London's Metropolitan Police are refusing to provide information on their investigation of journalists alleged to have received information from renegade former National Security Agency techie Edward Snowden, claiming that the investigation must be kept secret because of the "possibility of increased threat of terrorist activity."
When a journalist with The Intercept filed a request with the police for information on the two-year-old investigation into journalists for The Guardian and their involvement with Snowden, the police stonewalled, The Intercept writes
, claiming that national security is involved.
"To confirm or deny whether we hold any information concerning any current or previous investigations into the alleged actions of Edward Snowden could potentially be misused, proving detrimental to national security," the refusal letter
, from information manager Karen Fox, states.
"In this current environment, where there is a possibility of increased threat of terrorist
activity, providing any details even to confirm or deny that any information exists could assist any group or persons who wish to cause harm to the people of the nation which would undermine the safeguarding of national security," the refusal letter continues.
Snowden, now living as a fugitive in Russia under political asylum, in 2013 released thousands of classified government documents which showed massive government surveillance of phones and emails of private citizens, Recode reports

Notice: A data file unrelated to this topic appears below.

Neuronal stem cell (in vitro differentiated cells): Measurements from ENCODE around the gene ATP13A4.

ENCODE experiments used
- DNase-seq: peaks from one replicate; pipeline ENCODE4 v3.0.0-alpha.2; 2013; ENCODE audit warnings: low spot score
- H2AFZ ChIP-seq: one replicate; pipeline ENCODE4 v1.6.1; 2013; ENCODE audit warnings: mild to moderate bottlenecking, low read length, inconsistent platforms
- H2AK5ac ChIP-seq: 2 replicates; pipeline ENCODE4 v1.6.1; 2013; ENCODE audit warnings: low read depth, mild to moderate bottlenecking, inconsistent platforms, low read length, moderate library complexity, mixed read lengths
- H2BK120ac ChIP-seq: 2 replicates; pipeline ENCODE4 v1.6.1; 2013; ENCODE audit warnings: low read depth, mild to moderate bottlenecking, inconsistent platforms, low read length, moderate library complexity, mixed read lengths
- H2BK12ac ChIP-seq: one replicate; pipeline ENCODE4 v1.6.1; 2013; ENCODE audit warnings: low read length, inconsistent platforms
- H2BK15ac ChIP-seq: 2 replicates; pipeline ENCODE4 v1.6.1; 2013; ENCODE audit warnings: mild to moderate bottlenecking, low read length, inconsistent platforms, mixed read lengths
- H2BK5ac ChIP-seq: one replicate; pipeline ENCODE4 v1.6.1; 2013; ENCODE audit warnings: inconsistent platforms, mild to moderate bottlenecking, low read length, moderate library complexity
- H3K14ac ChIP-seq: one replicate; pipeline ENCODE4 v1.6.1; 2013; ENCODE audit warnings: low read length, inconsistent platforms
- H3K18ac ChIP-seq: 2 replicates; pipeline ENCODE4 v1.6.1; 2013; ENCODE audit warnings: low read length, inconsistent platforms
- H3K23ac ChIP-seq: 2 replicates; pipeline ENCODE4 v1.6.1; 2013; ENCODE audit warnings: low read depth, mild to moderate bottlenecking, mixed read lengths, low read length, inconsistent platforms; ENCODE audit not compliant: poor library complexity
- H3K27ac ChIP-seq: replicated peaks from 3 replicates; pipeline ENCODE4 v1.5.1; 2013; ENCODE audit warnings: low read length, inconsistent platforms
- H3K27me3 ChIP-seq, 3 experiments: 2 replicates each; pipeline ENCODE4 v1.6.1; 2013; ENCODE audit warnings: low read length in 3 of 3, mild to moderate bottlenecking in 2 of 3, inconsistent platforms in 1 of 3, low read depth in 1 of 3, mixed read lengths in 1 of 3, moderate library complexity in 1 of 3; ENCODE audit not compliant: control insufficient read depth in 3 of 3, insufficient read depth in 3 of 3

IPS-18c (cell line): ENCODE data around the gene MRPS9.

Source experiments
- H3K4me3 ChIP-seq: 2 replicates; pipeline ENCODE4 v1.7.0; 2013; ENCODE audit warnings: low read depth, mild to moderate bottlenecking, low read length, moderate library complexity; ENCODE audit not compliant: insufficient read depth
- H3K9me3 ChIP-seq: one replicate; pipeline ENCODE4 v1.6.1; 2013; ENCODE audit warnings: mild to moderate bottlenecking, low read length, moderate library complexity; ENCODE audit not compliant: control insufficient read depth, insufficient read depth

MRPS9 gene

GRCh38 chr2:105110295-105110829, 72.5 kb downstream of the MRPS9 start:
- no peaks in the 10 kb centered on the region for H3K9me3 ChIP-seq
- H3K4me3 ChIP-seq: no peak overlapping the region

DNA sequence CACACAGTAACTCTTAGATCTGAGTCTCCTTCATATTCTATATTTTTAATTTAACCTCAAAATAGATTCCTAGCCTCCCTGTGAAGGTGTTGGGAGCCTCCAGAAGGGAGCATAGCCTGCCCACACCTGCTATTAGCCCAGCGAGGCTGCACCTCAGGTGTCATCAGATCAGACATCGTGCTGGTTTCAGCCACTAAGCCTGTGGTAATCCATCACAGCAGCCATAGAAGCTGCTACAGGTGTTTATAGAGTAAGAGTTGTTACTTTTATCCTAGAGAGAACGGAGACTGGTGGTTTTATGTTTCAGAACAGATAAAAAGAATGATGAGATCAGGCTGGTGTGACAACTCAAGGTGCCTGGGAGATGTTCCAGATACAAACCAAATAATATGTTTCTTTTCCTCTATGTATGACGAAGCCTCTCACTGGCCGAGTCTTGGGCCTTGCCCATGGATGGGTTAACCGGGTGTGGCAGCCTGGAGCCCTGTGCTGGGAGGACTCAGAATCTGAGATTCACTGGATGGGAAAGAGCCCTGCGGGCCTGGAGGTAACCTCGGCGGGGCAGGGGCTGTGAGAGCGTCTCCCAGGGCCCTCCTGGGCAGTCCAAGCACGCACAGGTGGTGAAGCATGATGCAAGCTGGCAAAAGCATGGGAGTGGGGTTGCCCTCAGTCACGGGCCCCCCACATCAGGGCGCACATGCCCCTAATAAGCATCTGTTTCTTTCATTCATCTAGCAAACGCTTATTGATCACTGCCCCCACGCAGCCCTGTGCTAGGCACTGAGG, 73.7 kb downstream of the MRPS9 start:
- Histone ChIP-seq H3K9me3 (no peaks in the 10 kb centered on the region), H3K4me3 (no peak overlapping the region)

In 2013, British police detained David Miranda, partner of former Guardian journalist Glenn Greenwald, at Heathrow Airport, and seized a laptop, a cell phone, DVDs and memory sticks believed to contain information from Snowden, The Guardian reported
At that time, Scotland Yard's Cressida Dick confirmed that police were investigating The Guardian staff, which still could face criminal charges over their dealings with Snowden's classified material.
The Metropolitan police termed the information seized from Miranda to be "highly sensitive" and said it "could put lives at risk," The Intercept reports, adding, "a counterterrorism detective for the force told a court the case was being viewed as likely to be a 'conspiracy with a global dimension.' "
The Intercept filed a complaint over the response with the Information Commissioner's Office but, in an emailed statement, a Metropolitan Police spokesman said, "we won't be adding to the FOI (Freedom of Information) response," The Intercept reports.
Snowden remains charged in the U.S.
with theft of government property, unauthorized communication of national defense information and "willful communication of classified communications intelligence information to an unauthorized person," under espionage laws.
Each count could carry the penalty of up to 10 years in prison, Politico reports
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